There are chronic shortages in the supply of blood available for transfusions. Hopefully, the need for donated blood will someday be eliminated by the development of artificial blood. In the meantime, however, the Red Cross is working on getting more people to donate blood. To that end, they took a close look at the messaging used to encourage people to donate blood.
The authors sent 3500 undergraduates one of five different emails soliciting blood donations. One email merely stated the time and place at which the recipient could donate blood. The other four were framed as either saving lives (gains to be made if the subject accedes to the request) or preventing deaths (losses to be suffered if the person doesn’t comply). In addition, each version was presented either as being urgent or moderately important.
Here’s the urgent, loss prevention message:
Don’t delay. Help prevent someone from dying! Each year, 4.5 million Americans would die without blood transfusions. Every second, 2 people could die waiting for blood. Every pint that you donate can help them avoid dying. Don’t delay! Help prevent unnecessary deaths.
And the moderate need, gain message:
Act now. Help save someone’s life! Every day, many people could be saved by donated blood. Every pint that you donate can help them stay healthy. Act now! Promote healthy lives.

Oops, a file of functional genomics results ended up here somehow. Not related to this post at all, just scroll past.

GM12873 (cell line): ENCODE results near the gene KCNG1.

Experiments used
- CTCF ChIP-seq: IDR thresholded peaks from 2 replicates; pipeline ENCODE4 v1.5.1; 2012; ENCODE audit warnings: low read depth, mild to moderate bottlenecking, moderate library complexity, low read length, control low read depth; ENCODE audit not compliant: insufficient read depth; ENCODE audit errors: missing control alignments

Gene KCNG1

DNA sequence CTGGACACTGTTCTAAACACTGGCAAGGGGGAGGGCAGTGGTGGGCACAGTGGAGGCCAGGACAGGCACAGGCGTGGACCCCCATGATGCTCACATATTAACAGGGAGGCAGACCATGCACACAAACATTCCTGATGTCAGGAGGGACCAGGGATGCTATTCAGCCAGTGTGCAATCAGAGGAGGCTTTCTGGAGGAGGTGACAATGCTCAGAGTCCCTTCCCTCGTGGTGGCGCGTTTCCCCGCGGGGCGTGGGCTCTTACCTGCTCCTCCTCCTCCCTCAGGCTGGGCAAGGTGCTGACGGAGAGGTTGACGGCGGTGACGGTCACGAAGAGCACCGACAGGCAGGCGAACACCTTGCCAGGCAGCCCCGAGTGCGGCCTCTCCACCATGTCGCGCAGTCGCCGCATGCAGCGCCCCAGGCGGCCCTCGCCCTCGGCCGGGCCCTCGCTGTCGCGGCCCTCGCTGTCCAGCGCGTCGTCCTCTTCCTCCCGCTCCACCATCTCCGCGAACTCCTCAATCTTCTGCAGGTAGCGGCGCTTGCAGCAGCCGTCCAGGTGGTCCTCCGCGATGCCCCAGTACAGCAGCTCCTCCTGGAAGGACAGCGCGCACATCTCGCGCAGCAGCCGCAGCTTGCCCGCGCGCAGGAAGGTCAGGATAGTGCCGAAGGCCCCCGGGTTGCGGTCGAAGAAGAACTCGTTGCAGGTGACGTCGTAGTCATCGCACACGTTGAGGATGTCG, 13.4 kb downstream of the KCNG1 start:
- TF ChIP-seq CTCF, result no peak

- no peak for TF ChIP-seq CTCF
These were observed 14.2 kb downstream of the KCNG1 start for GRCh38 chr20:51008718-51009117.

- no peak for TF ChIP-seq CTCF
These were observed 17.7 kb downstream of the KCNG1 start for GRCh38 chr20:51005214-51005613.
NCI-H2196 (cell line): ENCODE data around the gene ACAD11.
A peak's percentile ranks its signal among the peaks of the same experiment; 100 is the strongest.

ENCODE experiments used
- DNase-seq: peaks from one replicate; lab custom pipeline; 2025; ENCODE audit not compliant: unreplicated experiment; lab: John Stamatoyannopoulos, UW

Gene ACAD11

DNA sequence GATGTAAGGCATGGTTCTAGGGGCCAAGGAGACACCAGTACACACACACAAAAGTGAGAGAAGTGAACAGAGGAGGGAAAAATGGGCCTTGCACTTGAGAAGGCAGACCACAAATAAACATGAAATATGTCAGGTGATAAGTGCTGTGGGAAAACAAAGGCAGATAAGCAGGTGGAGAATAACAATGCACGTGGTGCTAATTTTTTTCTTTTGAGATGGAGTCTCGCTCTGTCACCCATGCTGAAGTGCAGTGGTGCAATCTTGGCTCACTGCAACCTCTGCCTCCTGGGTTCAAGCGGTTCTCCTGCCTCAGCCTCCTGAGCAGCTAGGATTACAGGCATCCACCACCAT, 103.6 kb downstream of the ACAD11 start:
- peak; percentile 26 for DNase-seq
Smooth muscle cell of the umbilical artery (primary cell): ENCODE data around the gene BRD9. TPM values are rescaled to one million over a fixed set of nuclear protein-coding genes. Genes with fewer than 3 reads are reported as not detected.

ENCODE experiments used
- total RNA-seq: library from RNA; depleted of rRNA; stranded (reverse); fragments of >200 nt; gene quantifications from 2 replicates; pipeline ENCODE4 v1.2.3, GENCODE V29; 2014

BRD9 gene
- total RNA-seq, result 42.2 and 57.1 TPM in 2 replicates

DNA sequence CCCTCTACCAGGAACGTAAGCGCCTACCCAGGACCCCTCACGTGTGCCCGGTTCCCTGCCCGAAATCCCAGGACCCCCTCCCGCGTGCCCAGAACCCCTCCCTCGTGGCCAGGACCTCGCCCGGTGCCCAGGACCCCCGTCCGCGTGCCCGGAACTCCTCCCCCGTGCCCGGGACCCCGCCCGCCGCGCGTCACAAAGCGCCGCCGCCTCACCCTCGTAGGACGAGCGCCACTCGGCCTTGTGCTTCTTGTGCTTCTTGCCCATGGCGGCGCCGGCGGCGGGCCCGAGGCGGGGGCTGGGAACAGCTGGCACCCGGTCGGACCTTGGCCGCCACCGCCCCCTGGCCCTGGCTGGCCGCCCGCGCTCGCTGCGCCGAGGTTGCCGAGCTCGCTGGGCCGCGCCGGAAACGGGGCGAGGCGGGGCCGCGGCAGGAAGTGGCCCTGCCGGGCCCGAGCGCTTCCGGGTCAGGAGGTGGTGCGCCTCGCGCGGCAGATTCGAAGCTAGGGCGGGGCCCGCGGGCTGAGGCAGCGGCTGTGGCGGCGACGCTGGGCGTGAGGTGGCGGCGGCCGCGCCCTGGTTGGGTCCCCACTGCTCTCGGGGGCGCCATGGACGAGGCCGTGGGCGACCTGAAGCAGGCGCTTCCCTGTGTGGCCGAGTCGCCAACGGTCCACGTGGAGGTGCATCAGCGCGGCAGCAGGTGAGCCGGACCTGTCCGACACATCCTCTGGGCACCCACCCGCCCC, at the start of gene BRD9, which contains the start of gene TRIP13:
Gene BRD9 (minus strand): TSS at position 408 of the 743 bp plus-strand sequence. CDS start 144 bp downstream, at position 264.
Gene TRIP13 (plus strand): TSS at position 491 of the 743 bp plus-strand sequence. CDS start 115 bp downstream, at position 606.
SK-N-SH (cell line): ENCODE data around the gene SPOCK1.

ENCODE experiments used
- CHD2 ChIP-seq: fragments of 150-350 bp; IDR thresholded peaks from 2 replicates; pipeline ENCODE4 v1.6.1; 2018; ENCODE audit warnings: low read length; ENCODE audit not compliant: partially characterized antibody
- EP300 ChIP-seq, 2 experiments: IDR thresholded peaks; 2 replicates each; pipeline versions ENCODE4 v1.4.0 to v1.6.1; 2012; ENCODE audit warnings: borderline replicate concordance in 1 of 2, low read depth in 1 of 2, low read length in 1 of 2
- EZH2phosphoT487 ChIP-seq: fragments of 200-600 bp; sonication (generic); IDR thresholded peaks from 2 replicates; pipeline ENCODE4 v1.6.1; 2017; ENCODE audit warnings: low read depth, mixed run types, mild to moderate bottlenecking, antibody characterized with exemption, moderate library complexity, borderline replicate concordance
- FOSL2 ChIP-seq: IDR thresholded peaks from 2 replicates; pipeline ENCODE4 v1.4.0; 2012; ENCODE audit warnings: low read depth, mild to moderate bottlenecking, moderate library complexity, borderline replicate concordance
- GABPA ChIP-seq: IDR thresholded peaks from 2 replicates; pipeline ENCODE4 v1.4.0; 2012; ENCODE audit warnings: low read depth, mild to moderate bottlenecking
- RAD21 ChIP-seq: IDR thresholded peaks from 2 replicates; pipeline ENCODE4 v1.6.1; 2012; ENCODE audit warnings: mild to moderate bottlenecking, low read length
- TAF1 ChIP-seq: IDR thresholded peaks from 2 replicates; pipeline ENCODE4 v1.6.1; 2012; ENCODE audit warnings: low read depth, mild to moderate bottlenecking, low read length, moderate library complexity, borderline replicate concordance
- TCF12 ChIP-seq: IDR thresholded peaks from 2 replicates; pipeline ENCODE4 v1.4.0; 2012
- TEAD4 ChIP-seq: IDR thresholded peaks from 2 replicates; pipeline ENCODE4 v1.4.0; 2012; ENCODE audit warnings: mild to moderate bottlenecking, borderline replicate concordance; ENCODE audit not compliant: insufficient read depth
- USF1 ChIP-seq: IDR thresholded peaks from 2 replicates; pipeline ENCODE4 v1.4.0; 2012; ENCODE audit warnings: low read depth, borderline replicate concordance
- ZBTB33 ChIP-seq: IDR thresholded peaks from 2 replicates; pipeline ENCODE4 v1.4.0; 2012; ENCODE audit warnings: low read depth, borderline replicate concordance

I haven’t included the other two variations, but you get the idea. Which message would be more likely to drive you to the donation site? It turns out that the ‘prevent a death’ message was far more successful than the ‘save a life’ message. More than three times as many people showed up to donate blood after receiving the ‘loss’ message than did for the ‘gain’ message. Interestingly, the degree of need did not seem to matter very much. Perhaps, people already have a sense of how essential it is to donate blood.
This greater desire to prevent loss versus to achieve gain has been documented in other arenas. The authors of this study performed a second study in which they tested whether requests to prevent a charity from no longer being able to provide services would elicit more or fewer contributions than requests to increase that charity’s services. Again, people were more charitable to prevent losses.
I guess the lesson from this data is that if you want someone to do something, give them the doomsday scenario and not the possible utopia their actions could create.
Chou, E., & Murnighan, J. (2013). Life or Death Decisions: Framing the Call for Help PLoS ONE, 8 (3) DOI: 10.1371/journal.pone.0057351.